Koh Phangang

Vomiting to Jean Michel Jarre, magic cake and bad yogi.com

There now follows an intensive month long period of 150 hours of yoga! Everyone has forewarned me about how intense it will be, hell the course is even called the First Level Intensive. You'd think that would be a clue! I get up at 7 to 7.30am most days, if I don't i'm awoken by the “sneezing woman.” I run to Agama (this had always been the plan when I booked in September) It only takes 20 mins but seeing all the yoga bunnies arriving cool and showered in their floaty white trousers with me all red and hot and sweaty in my adidas is not the most positive start to every day. Then the schedule is 830 – 1030 yoga. I then walk back or buy brekkie on the way which normally gets me back by 11.30 then I leave again at 3.30 for more yoga from 4pm - 6pm followed by a lecture from from 6pm to 8pm which focuses on a yogic related topic then home (another half an hour walk or if i'm lucky and wearing my very short shorts – someone offers me a lift.) Then it starts all again the next day. Its exhausting! 

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Agama yoga is certainly the most comprehensive course i've come across. Many classes taught in the West that I've attended have foresaken the spirituality in favour of a good workout. My aim – coming here – was to get into a regular yoga practice and I think if this doesn't do it nothing will! 

The course covers every aspect of yoga – not just the physical postures (Asanas) but purification techniques, meditation and ayurveda – the Indian diet/ nutrition for health that the yogis devised some 2000 years ago. The postures that are taught here are Hatha yoga, but whereas other schools and teach that the postures are simply to improve flexibilty so that meditation can be held for long periods of time, at this school they believe that the postures are meant to be the meditation themselves. Each asana works on a physical level but also at an emotional and mental level by clearing/cleansing one of the seven chakras (energy centres) and bringing telluric (from the ground) or cosmic (from the sky) energy into the body. In order for this process to happen the posture must be held to get the benefit – upwards of 4 minutes but gradually 7 minutes and longer; and ones attention to focus and eventually meditate on the relevant chakras. 



I've been taught meditation, done energy work through being attuned to Reiki levels 1 and 11 and also found myself diagnosing my dosha and trying to eat an ayurvedic diet after a particularly stressful time at work but I've never done a course where its all introduced holistically and tied together at the same time. Its great for me although I can imagine it would be a bit of a headfuck for a complete beginner who had never encountered any of these topics before.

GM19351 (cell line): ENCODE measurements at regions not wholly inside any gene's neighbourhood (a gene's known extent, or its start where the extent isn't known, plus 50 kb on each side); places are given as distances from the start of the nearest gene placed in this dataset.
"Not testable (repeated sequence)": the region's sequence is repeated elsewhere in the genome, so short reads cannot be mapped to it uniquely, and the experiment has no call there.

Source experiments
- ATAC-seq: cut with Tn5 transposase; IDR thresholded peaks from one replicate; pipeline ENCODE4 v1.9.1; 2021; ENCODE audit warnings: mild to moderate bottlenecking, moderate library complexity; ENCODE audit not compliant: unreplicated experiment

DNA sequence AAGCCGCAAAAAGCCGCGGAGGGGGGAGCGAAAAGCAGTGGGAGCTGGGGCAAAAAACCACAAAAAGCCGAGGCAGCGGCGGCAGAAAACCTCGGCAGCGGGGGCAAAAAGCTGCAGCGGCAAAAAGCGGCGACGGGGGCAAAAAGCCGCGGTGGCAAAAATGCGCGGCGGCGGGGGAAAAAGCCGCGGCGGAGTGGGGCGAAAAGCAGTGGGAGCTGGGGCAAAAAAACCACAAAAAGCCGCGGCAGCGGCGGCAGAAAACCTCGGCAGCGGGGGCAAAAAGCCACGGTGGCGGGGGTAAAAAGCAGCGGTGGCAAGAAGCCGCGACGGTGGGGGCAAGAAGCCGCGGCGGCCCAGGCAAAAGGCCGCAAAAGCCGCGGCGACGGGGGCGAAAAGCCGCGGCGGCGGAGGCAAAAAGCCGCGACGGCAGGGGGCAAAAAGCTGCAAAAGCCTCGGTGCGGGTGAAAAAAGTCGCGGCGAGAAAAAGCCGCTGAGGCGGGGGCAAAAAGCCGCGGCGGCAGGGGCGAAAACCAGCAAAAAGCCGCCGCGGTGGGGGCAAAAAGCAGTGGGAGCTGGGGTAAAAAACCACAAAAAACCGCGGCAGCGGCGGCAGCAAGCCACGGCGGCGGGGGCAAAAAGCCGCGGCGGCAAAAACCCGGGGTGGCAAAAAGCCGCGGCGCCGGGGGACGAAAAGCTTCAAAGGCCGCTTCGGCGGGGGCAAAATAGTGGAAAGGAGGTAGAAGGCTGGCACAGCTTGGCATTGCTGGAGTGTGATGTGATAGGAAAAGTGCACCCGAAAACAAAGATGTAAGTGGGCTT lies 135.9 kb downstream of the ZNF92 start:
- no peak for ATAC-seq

They do push the boundaries of good taste and plausability even with me though, hippy that I am. When I ask one of the teachers what I could do to cure my sensitive stomach that is prone to getting upset without resorting to harsh antibiotics, she fixes me with a steely eye and exclaims zealously: 

“Urine Therapy! Drink your own pee!” 

Er no thanks love, I think i'll carry on looking. 

After the lecture on “Vamata Dhauti” or should that be "vomitty dhauti" an ancient purification technique endorsed by the yogis that basically consists of making yourself throw up a litre of water every morning; I am awoken not just by “sneezing woman” but a full symphony of regurgitation noises coming from all directions, and rather bizarrely accompanied by the sound of Jean Michel Jarre. I discover later that this is my neighbour Nick's attempt to disguise the sounds. It doesn't work... however as a conversation on the subject reveals that he also heard me making noises of a different kind (whilst with Talon) I sheepishly bow my head and decide not to give him too much stick. It might also explain why the little italian “sneezing woman” has refused to look me in the eye all month. *cringe* 



The first of the evening lectures is given by Swami himself. He's a large, white , middle aged (to nearing sixties) man with twinkling grey eyes and a beard streaked with white and an enormous stomach that pushes at his bright orange robes. He's actually Romanian so every word has a slight vamipiric edge to it. He doesn't look like the picture of health for a yogi but maybe he's transcended all that. 

Yoga is all about a path of spiritual development to question “why we are here” and then follow our true path in life. 

Outside reception there is a sign: You are not here to change Agama, Agama is here to change you. 

And then their strapline – Choose Evolution. 

And in the toilet a sign that asks the reader to question: “Who am I?” Its a better place than some to question the important issues of the day I guess! 

I've cut out red meat, coffee and alcohol while I do the yoga so that it provides a bit of a full body detox at the same time and i'm eating loads of fresh fruit and vegetables so for a while at least i'm a picture of health. 

On friday night there is a heart chakra meditation led by one of the teachers – Andrea, a very nice Italian man who all of the girl students seem to be in love with for some reason.